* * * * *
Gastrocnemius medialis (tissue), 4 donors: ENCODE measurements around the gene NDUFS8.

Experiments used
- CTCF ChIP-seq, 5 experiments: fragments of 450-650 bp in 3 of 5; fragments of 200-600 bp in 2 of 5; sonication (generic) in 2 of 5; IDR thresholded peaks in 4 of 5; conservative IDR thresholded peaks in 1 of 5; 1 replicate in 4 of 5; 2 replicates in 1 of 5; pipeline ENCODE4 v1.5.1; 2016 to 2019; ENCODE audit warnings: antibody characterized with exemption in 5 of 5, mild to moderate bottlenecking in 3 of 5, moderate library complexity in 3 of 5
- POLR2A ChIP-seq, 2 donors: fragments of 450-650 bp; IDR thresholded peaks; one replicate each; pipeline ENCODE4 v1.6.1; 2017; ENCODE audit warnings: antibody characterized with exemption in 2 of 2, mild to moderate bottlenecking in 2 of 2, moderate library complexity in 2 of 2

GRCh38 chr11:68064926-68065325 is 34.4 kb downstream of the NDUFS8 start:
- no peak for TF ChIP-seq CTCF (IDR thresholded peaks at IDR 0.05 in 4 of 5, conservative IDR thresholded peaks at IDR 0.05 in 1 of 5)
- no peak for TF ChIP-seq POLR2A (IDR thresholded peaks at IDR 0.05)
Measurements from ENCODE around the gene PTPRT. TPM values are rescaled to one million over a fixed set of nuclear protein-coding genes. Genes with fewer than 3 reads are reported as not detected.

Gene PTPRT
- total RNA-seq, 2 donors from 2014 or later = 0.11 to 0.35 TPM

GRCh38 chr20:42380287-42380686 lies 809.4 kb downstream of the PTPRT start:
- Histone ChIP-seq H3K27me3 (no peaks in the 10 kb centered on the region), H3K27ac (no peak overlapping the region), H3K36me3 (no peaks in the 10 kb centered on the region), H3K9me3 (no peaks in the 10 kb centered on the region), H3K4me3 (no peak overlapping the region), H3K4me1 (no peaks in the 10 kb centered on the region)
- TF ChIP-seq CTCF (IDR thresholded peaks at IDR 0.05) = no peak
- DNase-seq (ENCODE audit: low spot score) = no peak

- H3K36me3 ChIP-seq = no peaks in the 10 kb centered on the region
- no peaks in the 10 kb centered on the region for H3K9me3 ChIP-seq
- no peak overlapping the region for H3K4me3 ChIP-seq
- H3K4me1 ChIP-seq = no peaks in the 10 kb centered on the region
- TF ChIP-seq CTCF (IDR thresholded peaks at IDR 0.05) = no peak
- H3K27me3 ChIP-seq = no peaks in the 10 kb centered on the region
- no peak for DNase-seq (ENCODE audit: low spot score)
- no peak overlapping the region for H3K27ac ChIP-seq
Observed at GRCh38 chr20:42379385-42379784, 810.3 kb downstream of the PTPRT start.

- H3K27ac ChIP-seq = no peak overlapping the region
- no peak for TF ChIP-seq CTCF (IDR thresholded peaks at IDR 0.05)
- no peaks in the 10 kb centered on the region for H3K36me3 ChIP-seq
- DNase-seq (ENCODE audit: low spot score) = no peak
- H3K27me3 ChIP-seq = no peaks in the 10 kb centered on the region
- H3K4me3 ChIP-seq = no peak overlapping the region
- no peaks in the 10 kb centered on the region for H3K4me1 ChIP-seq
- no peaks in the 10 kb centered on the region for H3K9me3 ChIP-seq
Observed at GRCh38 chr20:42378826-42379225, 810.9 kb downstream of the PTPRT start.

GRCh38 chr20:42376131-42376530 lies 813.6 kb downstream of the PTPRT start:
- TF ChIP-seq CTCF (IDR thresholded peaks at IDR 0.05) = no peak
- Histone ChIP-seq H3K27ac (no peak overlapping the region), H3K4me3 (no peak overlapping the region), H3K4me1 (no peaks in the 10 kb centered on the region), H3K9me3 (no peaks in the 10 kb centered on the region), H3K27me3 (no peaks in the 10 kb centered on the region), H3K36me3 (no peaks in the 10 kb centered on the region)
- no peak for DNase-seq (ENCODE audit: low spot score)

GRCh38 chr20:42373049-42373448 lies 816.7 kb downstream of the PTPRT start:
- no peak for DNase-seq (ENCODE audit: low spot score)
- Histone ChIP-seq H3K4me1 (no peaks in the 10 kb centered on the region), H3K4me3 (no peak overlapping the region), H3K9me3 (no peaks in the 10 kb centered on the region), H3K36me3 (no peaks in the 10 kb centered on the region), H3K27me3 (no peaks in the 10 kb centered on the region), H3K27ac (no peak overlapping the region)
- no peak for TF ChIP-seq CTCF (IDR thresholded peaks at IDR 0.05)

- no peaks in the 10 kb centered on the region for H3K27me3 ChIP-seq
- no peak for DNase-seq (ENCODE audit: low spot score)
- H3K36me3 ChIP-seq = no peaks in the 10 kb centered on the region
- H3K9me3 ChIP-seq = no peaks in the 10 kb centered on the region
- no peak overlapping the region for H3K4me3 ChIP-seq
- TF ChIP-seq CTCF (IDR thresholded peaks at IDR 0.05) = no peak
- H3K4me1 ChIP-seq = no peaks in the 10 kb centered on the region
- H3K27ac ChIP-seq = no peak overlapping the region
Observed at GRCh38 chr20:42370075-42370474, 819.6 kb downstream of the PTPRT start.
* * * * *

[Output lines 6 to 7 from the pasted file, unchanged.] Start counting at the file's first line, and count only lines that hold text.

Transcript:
- no peak for TF ChIP-seq CTCF (IDR thresholded peaks at IDR 0.05 in 4 of 5, conservative IDR thresholded peaks at IDR 0.05 in 1 of 5)
- no peak for TF ChIP-seq POLR2A (IDR thresholded peaks at IDR 0.05)